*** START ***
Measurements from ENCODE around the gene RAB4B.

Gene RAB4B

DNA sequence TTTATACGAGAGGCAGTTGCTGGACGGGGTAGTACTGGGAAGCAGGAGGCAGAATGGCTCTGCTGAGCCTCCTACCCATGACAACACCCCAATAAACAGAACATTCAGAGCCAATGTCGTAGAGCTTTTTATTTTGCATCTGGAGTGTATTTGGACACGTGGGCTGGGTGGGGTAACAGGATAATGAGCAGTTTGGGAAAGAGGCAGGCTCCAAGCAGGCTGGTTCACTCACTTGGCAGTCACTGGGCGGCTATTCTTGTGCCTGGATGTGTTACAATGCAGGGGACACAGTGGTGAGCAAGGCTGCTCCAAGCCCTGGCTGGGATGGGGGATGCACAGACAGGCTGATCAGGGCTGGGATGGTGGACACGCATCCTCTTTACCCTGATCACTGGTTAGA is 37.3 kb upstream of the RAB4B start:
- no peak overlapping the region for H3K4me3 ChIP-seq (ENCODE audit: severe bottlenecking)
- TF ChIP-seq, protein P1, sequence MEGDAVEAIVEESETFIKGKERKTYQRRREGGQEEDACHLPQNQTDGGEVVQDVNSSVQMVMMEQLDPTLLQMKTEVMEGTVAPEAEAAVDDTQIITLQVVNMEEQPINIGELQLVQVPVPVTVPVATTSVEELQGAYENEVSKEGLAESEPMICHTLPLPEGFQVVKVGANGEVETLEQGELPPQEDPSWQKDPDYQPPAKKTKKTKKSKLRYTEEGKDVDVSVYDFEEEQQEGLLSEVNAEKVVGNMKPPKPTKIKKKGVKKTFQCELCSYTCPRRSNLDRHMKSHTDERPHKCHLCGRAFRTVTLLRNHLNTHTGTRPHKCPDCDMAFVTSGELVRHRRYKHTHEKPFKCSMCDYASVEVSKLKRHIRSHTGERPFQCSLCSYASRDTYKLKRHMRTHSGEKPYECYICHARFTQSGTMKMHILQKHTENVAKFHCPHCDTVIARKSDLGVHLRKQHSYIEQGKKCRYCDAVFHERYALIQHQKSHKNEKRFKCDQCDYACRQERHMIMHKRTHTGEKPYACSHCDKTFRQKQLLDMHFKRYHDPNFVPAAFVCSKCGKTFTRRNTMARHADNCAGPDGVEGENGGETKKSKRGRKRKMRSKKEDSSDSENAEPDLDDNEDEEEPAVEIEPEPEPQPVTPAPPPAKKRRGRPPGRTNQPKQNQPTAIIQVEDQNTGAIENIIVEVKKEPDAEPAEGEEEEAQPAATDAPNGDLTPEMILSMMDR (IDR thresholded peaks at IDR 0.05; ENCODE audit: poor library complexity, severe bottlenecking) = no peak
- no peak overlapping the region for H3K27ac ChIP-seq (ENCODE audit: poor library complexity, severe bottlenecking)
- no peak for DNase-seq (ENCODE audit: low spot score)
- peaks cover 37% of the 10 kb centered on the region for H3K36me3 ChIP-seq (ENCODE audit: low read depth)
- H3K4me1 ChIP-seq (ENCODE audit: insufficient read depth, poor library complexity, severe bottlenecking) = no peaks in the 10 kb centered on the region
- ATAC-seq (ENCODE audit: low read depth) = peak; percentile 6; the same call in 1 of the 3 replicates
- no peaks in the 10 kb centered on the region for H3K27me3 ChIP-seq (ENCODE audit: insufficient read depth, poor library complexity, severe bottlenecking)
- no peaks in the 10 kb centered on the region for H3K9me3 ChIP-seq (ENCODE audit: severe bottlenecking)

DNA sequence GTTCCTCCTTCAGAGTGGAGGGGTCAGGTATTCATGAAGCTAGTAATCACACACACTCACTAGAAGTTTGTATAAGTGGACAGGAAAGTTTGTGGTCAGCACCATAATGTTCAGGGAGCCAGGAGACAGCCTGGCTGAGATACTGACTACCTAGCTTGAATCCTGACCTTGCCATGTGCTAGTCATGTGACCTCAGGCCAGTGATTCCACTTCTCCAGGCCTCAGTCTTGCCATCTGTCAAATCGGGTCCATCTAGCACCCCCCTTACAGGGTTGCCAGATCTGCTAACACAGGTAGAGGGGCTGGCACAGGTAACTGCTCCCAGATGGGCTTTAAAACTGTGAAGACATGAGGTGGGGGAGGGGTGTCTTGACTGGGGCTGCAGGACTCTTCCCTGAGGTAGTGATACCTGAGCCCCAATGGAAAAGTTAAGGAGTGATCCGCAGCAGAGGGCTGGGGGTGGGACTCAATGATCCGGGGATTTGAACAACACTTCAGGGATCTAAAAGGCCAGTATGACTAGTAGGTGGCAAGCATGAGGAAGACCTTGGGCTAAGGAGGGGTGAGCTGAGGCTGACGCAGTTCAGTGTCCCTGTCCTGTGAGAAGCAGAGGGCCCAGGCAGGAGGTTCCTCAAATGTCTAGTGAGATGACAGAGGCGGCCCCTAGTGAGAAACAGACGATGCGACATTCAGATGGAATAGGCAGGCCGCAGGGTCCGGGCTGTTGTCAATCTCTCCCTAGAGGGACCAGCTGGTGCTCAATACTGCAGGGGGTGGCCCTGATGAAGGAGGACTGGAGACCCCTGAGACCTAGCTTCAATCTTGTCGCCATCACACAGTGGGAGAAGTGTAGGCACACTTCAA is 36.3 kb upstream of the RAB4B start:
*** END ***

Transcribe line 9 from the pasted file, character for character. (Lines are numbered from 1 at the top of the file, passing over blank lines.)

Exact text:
- H3K4me1 ChIP-seq (ENCODE audit: insufficient read depth, poor library complexity, severe bottlenecking) = no peaks in the 10 kb centered on the region